said, he rose for the purpose of asserting that the proposals of the Government would not satisfy the people of Ireland. Every movement made by the late Chief Secretary for Ireland in the administration of Irish affairs was supported by the other Members of the Cabinet, and now he was allowed to retire because his policy was disapproved. He (Mr. Macartney) had been a long time a Member of the House; and he must say he never heard an announcement that made him tremble more for his country than the announcement of the agreement into which the Prime Minister had entered with the hon. Member for Sligo (Mr. Sexton) as to the principle upon which Ireland was to be governed. If that was to be the principle upon which Ireland was to be governed, the sooner the Government made up their minds to provide for the departure of the loyal inhabitants of Ireland to some other portion of Her Majesty's Dominions the better. He believed that the late Chief Secretary ever acted with the best and most honest intentions; and he was sorry to see hon. Gentlemen sitting behind him join in the hue and cry against the right hon. Gentleman. The right hon. Gentleman had been "baited "—most unmercifully he had been "baited "—a short time ago, and not one single Member on the Treasury Bench stood up and said a word in his favour. He (Mr. Macartney) had heard men in that House use words which he would not repeat. He did not wish to use an un-Parliamentary expression; but he could not help saying that it was not courageous, and that it was an un-English proceeding for a Government to allow their Colleague to be treated as the late Chief Secretary had been. The right hon. Gentleman, he believed, would carry into his retirement the respect of every right-minded man in Ireland. He meant of every right-minded man who feared God, who respected the law, who honoured the King, and who supported the Constitution. The right hon. Gentleman would carry into his retirement the respect of every right-minded man, although they did not agree with the policy of the Government which he carried out. During the time the right hon. Gentleman was in Office he (Mr. Macartney) believed he had two foes to fight, one in front and the other behind—one the rebellious people of Ireland, and the other his Radical Colleagues in the Government.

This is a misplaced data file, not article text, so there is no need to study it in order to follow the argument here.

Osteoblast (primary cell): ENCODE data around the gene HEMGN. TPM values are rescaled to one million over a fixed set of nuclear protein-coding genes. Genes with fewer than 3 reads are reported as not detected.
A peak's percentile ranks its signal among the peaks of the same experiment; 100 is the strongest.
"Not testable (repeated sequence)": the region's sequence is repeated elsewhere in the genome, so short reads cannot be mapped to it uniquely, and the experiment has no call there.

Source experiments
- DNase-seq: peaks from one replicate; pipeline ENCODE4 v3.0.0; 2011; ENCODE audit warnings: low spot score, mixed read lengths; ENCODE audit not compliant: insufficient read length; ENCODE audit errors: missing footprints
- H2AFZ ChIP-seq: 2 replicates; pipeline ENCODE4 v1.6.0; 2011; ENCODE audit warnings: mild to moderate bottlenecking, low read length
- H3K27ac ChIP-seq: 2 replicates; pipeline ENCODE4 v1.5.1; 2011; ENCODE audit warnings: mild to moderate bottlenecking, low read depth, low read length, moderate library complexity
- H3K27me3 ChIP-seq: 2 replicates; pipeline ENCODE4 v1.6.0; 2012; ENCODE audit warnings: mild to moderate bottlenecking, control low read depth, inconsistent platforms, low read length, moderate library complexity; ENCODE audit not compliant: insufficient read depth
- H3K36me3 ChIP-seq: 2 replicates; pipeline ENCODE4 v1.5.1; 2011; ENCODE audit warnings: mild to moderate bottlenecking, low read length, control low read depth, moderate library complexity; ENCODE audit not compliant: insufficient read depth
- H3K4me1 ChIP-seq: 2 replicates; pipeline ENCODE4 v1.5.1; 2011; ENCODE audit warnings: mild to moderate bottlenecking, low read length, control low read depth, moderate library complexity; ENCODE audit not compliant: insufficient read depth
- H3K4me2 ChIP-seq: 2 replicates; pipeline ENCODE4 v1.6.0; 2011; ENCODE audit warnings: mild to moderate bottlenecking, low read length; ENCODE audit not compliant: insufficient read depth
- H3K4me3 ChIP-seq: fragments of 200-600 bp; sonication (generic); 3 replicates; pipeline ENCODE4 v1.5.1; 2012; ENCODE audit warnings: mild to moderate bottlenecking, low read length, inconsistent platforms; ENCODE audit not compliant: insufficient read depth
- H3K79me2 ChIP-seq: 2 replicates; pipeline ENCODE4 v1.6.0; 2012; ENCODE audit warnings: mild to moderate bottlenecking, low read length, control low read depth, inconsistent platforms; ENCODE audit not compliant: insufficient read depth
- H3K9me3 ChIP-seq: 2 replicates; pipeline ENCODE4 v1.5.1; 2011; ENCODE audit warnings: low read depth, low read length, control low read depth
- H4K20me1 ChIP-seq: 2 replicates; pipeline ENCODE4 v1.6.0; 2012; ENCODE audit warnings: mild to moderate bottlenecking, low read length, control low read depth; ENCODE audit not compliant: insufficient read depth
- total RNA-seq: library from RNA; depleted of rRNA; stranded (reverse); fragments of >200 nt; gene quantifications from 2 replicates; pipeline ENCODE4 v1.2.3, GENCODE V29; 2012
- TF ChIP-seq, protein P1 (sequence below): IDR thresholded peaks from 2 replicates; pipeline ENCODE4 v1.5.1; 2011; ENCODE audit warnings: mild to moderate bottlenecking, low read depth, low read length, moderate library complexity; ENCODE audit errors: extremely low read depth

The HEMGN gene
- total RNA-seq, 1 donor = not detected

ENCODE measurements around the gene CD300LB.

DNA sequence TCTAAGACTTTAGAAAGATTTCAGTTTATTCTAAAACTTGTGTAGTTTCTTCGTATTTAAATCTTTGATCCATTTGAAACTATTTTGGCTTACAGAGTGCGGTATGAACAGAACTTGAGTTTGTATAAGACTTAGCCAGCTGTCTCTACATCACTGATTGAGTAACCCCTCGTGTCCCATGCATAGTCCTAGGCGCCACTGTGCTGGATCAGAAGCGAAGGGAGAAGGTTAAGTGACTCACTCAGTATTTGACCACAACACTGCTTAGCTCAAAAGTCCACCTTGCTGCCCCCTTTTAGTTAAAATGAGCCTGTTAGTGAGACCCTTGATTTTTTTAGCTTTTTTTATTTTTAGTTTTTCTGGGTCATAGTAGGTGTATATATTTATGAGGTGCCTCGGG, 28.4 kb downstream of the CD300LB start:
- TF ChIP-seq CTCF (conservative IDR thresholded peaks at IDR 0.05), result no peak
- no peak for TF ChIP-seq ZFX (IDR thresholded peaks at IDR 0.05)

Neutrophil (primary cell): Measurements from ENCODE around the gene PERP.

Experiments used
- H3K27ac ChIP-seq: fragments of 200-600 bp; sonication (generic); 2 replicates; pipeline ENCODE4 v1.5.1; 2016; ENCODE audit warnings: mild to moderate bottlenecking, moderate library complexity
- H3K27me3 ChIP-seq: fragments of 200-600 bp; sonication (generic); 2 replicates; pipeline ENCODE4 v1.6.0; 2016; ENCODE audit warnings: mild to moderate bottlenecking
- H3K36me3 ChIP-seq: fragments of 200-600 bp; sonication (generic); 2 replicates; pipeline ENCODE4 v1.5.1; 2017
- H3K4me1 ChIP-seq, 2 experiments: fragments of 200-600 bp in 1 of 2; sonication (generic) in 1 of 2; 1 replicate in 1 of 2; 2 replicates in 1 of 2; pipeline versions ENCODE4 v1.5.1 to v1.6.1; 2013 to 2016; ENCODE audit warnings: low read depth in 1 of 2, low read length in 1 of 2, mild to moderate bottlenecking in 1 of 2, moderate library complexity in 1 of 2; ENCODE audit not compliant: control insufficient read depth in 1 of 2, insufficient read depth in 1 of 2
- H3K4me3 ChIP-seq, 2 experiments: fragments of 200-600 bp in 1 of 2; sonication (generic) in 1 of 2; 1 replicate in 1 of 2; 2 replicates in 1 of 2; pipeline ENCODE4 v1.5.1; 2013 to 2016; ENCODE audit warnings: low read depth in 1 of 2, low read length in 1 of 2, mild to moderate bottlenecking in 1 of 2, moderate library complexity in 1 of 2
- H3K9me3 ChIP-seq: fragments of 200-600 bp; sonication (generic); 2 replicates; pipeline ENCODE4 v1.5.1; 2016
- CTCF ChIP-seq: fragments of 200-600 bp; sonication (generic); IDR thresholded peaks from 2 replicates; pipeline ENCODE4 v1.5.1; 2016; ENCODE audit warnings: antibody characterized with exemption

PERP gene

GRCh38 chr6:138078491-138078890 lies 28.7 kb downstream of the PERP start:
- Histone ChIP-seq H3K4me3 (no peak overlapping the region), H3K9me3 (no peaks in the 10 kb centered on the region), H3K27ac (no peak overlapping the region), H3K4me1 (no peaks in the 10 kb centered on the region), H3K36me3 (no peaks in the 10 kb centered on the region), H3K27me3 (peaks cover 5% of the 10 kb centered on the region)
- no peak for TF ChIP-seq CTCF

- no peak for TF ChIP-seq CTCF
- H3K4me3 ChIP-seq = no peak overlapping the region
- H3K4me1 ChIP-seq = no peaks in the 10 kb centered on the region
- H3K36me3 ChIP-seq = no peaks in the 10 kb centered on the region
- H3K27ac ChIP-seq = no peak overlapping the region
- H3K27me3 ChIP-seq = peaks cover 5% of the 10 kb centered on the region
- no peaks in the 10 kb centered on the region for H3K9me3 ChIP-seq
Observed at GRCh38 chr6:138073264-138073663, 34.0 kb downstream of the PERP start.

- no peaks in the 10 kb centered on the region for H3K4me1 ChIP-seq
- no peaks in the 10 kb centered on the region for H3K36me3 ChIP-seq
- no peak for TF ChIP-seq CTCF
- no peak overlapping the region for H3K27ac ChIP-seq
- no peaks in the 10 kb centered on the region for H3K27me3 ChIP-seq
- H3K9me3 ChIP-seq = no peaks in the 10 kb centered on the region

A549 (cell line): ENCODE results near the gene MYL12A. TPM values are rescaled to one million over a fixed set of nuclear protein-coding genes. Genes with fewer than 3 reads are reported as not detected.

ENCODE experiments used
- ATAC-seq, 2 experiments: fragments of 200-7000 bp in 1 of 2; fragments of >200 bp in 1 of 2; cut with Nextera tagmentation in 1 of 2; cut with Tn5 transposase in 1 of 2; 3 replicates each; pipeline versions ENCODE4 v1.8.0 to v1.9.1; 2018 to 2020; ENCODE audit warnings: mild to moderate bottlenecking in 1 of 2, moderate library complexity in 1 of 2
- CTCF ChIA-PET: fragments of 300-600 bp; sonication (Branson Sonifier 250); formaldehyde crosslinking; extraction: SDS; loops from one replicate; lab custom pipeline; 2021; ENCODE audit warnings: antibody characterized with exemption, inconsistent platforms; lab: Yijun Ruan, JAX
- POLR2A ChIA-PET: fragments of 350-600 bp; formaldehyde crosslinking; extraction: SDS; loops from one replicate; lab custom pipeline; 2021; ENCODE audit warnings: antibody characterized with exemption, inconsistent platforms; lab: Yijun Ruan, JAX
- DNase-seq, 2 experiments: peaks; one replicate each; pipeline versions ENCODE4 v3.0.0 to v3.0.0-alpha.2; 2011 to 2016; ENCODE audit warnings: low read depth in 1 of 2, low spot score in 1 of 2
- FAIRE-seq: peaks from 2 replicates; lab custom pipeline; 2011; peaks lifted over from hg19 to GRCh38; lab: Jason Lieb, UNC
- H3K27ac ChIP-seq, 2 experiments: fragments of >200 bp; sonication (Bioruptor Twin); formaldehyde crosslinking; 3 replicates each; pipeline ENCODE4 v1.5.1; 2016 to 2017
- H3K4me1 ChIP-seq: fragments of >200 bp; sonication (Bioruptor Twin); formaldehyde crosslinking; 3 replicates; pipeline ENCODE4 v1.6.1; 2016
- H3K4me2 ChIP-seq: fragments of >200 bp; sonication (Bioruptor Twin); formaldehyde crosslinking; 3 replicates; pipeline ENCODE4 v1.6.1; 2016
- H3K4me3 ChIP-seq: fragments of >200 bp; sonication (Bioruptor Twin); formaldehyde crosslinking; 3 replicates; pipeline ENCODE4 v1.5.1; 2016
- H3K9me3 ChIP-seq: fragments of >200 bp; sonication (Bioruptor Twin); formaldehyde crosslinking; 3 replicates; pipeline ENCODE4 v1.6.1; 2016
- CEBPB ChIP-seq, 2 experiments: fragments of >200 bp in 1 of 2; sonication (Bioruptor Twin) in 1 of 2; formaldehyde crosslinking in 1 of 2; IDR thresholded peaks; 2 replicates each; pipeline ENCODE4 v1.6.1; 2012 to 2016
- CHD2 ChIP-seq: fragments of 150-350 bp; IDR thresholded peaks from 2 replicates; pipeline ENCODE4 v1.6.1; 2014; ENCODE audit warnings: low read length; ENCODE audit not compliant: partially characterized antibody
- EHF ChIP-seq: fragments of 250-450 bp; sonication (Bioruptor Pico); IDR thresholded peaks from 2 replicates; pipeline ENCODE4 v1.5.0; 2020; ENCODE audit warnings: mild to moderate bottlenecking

said, he had listened to no statement in the House of Commons for many years which had given him so much pleasure as that made by Her Majesty's Government; and he had no hesitation in saying that that announcement would do more to restore order in Ireland than a dozen Coercion Acts. He had often said that coercion might repress crime in a temporary manner; but he thought, on the other hand, it was a power that begot crime. He represented as many loyal men in Ulster as the hon. Member who had just sat down (Mr. Macartney);and he would say that the men of Tyrone and Ulster would receive the news with the utmost satisfaction. In September last, in conjunction with the hon. Member for Monaghan (Mr. Givan), he waited on the Chief Secretary for Ireland, representing the loyal farmers of Ulster, to urge the release of the "suspects;" and he thought it would have been better if that advice had then been taken. If that advice had been taken, he believed the best results would have followed. He rejoiced that at last the Government were "clothed and in their right mind;" and he could say that he hoped it was the last time that ever a Liberal Government would be identified with a coercion policy in Ireland. He believed they had burnt their fingers with it that time; and he would ten times rather see the Liberals go to the other side of the House and sit in Opposition, than see them again identify themselves with coercion in Ireland. He had no fear of challenging the loyal men of Ulster, and he could only say that he could await with confidence their verdict upon the policy which Her Majesty's Government had just announced.